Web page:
Monday, 4 May 2015

Food Module: Mary and Max

Mary and Max is a stop motion animation based on a true story; where the main character a young girl from Australia, Mary, decides to write to someone in New York, Max who suffers from Asperger's Syndrome. I found that this animation even though not labeled as a documentary itself, is in fact informative. It opened my eyes to Asperger's Syndrome, depicting the problems and habits that can stem from it, I felt that this was important for the audience to know the problems that people who suffer from it go through. Even though these problems were portrayed within a light-hearted manner, it helps to see Asperger's Syndrome with what it can do. These acts and emotions are shown extremely well through the use of body language that the animators perform through the model and are enhanced with the facial expressions. The lighting and tone of both point of views for the two main characters contrast, which work well with portraying their personalities and where they live.

I found the black and white depiction of Maxs' scenes to be fitting with the dismal city of New York and how much he hated the sounds and smells, it reflected his state of mind. I did like how the only colours that were shown in 'his world' were the colour red and anything that Mary sent him. I loved the merge of the colours when Mary finally met Max, and Maxs' 'world' became filled with colour, almost breathing a life into the atmosphere. This scene was also quite emotional through how the audience watch both of their lives unfold up until the point in which they meet. You become attached to both of the characters and you feel the emotions that Mary goes through when they finally meet each other. However as the camera turns to show Max, we discover that Max has passed away peacefully, with the letters from Mary near him.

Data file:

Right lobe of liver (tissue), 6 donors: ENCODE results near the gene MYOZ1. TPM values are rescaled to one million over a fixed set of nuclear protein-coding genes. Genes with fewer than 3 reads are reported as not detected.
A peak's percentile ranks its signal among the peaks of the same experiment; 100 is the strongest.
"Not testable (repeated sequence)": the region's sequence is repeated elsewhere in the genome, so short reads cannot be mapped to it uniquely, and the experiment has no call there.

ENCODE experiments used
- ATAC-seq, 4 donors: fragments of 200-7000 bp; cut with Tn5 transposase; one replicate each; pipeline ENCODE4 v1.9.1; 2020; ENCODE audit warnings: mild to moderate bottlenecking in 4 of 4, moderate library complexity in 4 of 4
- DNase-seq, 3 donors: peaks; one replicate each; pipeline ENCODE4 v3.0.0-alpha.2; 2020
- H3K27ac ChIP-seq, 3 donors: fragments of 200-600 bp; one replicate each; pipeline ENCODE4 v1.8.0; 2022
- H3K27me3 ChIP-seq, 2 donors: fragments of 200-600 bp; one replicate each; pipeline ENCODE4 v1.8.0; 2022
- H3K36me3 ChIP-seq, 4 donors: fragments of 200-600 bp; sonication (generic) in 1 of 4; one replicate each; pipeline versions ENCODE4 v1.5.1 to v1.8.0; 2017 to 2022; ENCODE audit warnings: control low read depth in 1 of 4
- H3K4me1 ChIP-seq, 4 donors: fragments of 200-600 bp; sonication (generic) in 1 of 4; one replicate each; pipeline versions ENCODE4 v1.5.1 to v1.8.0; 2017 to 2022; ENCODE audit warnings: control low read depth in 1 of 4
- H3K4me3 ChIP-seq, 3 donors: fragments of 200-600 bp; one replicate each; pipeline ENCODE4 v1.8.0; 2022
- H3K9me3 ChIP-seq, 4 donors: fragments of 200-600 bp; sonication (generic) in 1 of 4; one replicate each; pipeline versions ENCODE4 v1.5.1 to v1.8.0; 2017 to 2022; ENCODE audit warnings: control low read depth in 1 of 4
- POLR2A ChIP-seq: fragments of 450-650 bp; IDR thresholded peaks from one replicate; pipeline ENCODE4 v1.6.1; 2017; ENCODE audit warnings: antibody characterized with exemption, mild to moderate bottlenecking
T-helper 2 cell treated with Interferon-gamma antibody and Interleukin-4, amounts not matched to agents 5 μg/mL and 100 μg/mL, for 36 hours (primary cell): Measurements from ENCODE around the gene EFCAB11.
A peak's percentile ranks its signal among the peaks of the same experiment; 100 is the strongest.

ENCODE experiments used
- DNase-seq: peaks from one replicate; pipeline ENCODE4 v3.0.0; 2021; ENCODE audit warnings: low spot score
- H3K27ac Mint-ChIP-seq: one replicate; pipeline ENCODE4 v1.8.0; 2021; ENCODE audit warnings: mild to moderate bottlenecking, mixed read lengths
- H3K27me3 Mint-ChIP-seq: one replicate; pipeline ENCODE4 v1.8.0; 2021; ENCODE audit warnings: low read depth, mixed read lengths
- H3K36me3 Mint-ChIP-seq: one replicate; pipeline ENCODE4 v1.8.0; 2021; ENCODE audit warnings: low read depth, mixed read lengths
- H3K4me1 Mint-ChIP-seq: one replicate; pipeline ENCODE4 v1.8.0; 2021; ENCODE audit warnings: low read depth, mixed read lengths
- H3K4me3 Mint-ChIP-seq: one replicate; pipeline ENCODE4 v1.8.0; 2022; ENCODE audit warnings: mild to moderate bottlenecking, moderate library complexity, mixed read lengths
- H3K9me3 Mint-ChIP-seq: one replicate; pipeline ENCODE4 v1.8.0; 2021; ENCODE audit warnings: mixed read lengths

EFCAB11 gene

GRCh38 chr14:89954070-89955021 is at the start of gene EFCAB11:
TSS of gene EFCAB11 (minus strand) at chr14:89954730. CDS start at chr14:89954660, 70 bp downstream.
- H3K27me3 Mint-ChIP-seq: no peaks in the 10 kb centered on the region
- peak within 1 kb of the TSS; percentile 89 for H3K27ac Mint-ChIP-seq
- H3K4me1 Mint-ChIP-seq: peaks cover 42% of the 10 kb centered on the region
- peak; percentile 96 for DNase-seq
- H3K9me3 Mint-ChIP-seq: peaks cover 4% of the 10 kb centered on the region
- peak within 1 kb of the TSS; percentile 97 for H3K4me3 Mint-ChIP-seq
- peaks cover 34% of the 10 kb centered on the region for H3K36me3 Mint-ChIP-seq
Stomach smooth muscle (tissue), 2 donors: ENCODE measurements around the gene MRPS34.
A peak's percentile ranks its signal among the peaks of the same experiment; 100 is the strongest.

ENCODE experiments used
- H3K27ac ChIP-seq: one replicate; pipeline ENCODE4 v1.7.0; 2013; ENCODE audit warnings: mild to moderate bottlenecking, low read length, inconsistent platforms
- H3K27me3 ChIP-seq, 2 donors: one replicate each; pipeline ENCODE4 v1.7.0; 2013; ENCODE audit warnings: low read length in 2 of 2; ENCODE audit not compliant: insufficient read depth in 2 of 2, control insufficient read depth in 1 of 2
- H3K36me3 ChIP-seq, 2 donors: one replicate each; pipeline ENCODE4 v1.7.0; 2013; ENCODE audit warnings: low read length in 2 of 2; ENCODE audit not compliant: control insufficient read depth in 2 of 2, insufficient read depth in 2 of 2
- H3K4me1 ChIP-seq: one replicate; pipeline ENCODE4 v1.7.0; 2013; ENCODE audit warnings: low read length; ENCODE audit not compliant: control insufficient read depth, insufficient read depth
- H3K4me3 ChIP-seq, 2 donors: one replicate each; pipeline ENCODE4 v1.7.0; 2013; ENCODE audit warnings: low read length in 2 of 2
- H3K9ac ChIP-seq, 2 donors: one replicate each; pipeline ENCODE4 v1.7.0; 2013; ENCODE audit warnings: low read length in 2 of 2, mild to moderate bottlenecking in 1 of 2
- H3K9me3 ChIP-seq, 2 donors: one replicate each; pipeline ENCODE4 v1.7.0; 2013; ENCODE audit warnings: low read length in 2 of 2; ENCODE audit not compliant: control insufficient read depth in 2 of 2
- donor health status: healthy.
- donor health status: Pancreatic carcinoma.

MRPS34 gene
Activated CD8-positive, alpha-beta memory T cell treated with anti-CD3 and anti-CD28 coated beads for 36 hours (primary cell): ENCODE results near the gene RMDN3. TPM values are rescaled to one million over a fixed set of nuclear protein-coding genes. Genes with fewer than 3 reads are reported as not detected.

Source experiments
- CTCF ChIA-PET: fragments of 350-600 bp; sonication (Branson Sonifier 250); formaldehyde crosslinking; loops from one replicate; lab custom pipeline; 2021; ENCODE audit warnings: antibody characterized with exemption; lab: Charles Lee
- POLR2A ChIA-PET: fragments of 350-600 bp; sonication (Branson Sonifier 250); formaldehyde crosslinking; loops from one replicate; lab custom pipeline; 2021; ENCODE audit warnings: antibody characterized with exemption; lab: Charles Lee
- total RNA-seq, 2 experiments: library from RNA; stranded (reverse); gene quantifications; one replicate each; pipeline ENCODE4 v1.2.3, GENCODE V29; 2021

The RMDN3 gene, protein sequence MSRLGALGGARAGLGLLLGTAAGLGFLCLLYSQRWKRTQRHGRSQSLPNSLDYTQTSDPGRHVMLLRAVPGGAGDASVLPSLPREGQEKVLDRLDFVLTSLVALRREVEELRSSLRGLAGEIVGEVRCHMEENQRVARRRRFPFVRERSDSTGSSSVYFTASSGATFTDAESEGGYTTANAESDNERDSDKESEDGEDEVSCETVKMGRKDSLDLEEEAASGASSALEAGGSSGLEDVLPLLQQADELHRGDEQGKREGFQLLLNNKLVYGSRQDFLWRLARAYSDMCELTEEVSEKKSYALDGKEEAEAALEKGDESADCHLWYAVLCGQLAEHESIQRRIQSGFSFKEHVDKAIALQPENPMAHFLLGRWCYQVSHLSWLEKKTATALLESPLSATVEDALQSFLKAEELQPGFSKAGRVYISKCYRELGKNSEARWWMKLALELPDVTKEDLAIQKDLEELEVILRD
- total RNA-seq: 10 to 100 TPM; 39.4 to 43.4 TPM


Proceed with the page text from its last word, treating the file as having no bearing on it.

I found one of the scenes in particular to be quite powerful with the message that it portrayed; Mary graduates from university and writes a book on mental health in which she is so extremely proud of that she sends it to Max. Having received the book, Max grows angry as he never saw Asperger's Syndrome to be a disability before, and in his rage he sends an important gift that Mary sent him back to her as a powerful answer to her book. The emotions and problems  that Mary goes through from receiving the letter seems to continue to spiral downwards from that point. I found that this connection between the two friends that had never met each other to be so sweet and this scene pulled on the heart strings with their fight, through how the audience have this connection from the previous scenes in which both help each other in their daily lives.

I felt that the narrative worked extremely well with the added humor and notes on both of their lives, especially with Maxs' facts about having Asperger's Syndrome. This form of narration, even though the animation was aimed at an older audience, would work with children, through how information is translated to the audience through a story rather than an infographic.

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